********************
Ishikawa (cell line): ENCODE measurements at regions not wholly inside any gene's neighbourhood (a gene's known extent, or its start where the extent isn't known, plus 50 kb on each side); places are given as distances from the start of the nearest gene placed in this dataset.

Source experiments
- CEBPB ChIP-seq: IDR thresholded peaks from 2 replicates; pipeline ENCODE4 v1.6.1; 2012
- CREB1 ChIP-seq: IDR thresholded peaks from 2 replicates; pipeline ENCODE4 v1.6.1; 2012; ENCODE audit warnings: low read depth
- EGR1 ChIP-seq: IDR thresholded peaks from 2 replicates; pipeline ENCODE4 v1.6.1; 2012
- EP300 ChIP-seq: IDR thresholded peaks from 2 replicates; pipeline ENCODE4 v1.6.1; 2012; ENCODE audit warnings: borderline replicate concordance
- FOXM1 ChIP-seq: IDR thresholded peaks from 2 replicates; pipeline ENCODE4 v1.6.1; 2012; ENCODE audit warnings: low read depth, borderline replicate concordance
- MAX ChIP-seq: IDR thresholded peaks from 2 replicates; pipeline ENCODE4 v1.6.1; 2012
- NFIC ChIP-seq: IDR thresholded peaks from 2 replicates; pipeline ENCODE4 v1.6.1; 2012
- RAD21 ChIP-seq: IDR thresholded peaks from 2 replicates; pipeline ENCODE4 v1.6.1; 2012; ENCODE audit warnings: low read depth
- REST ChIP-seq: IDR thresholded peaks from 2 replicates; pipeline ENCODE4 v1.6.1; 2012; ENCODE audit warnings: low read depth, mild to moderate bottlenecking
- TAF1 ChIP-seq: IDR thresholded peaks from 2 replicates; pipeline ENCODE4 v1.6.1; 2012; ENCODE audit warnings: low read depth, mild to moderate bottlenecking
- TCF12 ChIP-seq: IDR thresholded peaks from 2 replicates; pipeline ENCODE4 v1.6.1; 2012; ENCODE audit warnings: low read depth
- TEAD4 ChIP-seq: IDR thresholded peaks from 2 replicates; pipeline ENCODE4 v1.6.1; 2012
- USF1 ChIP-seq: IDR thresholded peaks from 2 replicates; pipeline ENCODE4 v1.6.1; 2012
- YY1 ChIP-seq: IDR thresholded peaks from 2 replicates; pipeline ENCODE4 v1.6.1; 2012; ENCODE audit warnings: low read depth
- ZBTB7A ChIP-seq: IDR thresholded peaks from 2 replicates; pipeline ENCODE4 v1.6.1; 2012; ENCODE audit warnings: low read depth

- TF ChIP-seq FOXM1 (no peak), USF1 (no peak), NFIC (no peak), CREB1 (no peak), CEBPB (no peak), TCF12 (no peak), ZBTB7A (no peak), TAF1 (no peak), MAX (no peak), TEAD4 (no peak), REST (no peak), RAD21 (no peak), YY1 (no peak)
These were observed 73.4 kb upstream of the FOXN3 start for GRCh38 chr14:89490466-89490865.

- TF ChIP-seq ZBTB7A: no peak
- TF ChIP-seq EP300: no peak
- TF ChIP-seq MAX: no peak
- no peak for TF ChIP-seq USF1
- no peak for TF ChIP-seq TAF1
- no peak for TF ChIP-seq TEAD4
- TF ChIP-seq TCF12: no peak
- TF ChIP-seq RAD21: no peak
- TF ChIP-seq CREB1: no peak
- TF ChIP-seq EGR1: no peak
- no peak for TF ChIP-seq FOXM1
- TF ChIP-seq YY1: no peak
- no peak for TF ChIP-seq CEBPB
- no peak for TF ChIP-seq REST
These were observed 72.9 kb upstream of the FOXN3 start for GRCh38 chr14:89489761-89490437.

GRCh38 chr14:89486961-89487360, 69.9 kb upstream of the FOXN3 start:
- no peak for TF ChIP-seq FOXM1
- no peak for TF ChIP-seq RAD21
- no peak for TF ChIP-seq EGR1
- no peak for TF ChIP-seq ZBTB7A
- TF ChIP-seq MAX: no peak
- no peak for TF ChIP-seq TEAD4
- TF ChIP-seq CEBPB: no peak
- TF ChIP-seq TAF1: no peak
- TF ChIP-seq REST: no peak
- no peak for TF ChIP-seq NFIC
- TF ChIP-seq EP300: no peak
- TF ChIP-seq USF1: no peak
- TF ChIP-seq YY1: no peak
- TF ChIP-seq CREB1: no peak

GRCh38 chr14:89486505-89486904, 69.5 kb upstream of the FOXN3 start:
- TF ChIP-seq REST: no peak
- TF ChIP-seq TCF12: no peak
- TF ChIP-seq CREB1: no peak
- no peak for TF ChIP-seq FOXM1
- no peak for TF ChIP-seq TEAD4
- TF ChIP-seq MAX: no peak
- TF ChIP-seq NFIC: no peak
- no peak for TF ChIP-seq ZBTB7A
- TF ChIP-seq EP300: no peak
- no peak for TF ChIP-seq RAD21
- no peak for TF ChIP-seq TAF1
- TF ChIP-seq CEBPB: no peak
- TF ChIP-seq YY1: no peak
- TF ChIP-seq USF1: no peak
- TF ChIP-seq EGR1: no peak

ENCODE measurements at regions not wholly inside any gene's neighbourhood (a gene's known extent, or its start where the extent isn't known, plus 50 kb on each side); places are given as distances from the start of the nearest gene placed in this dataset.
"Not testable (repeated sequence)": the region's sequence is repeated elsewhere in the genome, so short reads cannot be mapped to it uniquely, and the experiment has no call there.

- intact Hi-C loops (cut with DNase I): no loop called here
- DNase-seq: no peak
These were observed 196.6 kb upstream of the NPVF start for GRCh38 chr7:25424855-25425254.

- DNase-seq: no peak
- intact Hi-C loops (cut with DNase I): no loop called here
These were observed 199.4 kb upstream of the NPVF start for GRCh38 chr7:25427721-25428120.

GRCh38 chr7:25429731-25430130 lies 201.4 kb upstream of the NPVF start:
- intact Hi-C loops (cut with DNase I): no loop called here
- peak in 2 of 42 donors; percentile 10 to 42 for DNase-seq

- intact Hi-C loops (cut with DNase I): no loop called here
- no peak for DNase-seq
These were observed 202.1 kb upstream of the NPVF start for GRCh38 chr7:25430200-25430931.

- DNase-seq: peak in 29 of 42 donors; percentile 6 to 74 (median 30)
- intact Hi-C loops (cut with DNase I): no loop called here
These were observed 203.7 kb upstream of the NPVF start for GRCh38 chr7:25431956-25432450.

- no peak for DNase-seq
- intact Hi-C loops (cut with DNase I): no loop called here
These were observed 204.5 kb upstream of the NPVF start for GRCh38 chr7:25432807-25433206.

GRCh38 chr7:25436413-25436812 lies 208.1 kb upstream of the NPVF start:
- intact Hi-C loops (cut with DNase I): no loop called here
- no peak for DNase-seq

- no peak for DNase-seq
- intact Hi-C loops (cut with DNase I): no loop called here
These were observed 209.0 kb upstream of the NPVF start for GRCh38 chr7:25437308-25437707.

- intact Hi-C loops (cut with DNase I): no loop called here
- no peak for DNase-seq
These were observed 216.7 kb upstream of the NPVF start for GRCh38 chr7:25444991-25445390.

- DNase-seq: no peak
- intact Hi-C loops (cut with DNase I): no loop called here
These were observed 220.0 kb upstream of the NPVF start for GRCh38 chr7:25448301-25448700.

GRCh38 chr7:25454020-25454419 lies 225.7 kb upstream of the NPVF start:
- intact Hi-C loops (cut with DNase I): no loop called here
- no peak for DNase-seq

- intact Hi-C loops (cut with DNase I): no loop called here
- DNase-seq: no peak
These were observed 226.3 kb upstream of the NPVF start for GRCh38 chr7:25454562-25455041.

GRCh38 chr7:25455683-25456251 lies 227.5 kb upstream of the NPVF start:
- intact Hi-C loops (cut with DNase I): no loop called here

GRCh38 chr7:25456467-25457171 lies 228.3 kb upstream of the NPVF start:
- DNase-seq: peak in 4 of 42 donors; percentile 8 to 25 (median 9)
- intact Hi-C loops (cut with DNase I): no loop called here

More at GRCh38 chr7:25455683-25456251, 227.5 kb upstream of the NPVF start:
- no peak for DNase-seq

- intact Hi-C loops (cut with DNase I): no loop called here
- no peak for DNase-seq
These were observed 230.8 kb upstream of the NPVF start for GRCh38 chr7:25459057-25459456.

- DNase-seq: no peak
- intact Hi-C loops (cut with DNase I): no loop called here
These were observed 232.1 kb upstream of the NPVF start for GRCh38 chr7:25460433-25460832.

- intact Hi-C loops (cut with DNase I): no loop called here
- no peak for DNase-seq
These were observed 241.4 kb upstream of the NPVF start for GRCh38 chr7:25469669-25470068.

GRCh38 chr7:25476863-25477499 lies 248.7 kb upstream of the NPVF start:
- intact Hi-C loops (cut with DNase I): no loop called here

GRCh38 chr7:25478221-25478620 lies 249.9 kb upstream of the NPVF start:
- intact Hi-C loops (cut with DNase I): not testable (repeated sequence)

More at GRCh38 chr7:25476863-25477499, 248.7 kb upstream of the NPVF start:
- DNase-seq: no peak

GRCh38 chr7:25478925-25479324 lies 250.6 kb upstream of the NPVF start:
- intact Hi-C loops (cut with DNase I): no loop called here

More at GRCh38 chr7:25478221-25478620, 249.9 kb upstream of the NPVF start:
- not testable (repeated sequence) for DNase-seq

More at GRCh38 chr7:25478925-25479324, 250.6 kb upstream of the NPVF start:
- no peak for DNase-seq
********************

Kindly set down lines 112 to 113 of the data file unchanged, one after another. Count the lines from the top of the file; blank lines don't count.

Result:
- no peak for DNase-seq
These were observed 230.8 kb upstream of the NPVF start for GRCh38 chr7:25459057-25459456.